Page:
Ivanchuk, Vassily( chess-player)
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Biography Ivanchuk, Vassily
Born March 18, 1969 in Berezhany.
Grandmaster since 1988, Mr..
FIDE World Championship Finalist 2001/2002
Winner of international tournaments Debrecen (1988), Yerevan (1989), Biel (1989), Linares (1989, 1991, 1995), Munich (1994), Wijk aan Zee (1996), Belgrade (1997), Montecatini Terme ( 2000).
Professional rating of 1 March 2002. - 2660
FIDE rating of 1 January 2002. - 2717
Few modern chess awarded to them in vivo called 'genius'. Vassily Ivanchuk - a pleasant exception. Star of the young Ukrainian flared in the late eighties, when the chess world, tired of the endless battles of Karpov and Kasparov, was in anticipation of their new hero. To take a place of honor at Basil were all of the data: and an incredible talent and perseverance in the apprehension of chess wisdom. He was not a pure tactician, like most young talents, but combines all the best features of classical chess - the amazing erudition and ability to penetrate deeply into the secrets of the position, combined distant exact calculation with a purity of execution. On intuition, the more fantasy Ivanchuk goes without saying - how many times he 'discovered America' in a seemingly thorough study of the positions. Success came to Vasili almost immediately - in 20 years, he wins his first super-tournament in Linares, and two years later (1992) ibid ahead of all the chess elite, headed by the two 'A' ...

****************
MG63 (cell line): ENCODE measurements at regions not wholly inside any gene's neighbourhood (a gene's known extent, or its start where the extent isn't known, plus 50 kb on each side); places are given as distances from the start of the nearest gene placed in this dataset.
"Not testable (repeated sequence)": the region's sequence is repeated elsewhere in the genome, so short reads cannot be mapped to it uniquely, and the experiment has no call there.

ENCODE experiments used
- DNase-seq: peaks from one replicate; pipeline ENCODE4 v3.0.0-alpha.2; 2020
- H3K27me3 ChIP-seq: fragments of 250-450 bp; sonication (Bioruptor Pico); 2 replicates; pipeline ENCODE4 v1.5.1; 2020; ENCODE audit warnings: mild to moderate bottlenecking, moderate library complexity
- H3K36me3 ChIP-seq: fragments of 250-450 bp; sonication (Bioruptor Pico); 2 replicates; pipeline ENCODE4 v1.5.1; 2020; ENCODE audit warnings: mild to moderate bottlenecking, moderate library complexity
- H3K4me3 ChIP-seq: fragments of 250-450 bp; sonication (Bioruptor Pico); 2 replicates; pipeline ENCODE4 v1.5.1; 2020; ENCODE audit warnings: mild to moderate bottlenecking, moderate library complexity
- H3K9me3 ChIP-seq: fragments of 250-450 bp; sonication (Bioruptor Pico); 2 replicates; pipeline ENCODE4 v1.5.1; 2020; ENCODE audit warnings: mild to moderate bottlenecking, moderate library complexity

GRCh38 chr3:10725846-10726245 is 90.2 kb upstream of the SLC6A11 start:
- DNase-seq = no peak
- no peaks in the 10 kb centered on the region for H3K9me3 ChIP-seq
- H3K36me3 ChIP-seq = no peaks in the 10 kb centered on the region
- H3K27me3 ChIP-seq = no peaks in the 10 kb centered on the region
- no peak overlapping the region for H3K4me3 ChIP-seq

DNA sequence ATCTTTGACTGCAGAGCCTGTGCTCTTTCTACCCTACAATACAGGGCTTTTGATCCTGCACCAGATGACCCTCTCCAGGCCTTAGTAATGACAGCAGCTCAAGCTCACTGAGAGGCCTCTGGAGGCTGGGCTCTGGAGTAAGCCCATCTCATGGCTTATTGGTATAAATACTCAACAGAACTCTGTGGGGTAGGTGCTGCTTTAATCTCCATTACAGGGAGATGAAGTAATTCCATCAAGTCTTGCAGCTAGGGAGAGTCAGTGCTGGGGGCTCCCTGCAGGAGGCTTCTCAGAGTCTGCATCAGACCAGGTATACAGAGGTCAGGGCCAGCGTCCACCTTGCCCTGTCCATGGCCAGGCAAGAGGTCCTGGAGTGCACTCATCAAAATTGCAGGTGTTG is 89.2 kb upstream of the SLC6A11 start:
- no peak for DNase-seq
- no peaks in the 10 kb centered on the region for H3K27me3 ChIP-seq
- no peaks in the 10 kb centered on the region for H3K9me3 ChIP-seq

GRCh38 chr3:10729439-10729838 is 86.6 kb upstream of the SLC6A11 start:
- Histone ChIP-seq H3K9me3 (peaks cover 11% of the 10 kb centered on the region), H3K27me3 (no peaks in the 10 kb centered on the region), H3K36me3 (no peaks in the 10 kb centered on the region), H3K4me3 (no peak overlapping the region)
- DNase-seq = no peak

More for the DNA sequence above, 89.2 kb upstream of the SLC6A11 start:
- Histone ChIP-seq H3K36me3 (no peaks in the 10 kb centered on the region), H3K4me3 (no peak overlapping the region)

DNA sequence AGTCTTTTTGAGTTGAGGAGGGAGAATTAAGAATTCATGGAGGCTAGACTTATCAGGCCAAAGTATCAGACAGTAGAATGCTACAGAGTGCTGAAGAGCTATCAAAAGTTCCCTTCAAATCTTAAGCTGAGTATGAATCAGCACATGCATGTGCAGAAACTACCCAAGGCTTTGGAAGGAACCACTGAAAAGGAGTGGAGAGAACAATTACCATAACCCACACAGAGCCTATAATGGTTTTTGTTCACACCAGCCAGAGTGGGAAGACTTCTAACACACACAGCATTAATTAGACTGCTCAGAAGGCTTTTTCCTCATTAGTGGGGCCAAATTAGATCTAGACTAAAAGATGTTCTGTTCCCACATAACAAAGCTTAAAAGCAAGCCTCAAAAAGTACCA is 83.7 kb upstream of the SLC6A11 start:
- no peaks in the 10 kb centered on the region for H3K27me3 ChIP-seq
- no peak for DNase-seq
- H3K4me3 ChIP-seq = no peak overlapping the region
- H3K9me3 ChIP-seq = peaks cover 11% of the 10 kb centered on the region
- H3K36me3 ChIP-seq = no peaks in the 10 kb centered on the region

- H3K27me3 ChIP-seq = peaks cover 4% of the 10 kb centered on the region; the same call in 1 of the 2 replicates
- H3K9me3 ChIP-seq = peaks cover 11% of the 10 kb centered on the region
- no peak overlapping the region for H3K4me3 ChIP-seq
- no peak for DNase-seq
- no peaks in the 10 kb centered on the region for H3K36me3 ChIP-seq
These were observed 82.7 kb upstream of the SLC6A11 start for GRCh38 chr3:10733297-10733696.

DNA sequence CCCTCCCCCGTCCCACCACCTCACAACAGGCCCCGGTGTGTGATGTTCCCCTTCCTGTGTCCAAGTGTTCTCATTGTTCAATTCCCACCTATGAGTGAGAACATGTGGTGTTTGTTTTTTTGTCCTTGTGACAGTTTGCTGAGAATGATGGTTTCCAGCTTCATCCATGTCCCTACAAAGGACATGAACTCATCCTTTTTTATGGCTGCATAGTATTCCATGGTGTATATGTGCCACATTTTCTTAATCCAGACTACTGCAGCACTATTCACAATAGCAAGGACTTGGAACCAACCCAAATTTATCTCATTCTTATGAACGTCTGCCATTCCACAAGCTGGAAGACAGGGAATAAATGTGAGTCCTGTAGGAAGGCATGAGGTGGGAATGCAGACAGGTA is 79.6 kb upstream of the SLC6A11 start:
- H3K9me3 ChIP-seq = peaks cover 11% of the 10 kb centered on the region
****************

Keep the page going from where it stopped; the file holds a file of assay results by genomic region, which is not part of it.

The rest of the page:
It would seem the ideal player to whom fate itself has a place on the throne. Ivanchuk - one of the few who allocates Kasparov in the nomination "Understanding Chess". But, unfortunately, Basil was, is and will be one big drawback - the nerves or to hell ... The higher the stakes, the less chance there is Ivanchuk. For the first time this 'disease' had manifested itself in 1991, when he was incredible in its upped lost in the quarter finals contenders Yusupov, and once again proved the three knock-out tournament FIDE. It is unlikely that in the normal tournament Basil lost to Seyravanu, Nisipeanu and Ehlvest. So he goes through life with a reputation as one of the most profound and subtle chess world, which, however, nothing really great does not win. Although who knows, maybe Ukrainian genius still be able to turn back time? It would Ivanchuk "broke the map" in late 2001 to the fourth championship of FIDE knock-out in Moscow. Beat Shovunova, Macheyu, Sutovskogo, E Tszyanchuanya and Lautier, and then his eternal enemy Ananda, he reached the final. Even after much of the tragic match with Ponomariov Vasily did not look crushed and promised to return. Would he make a new feat?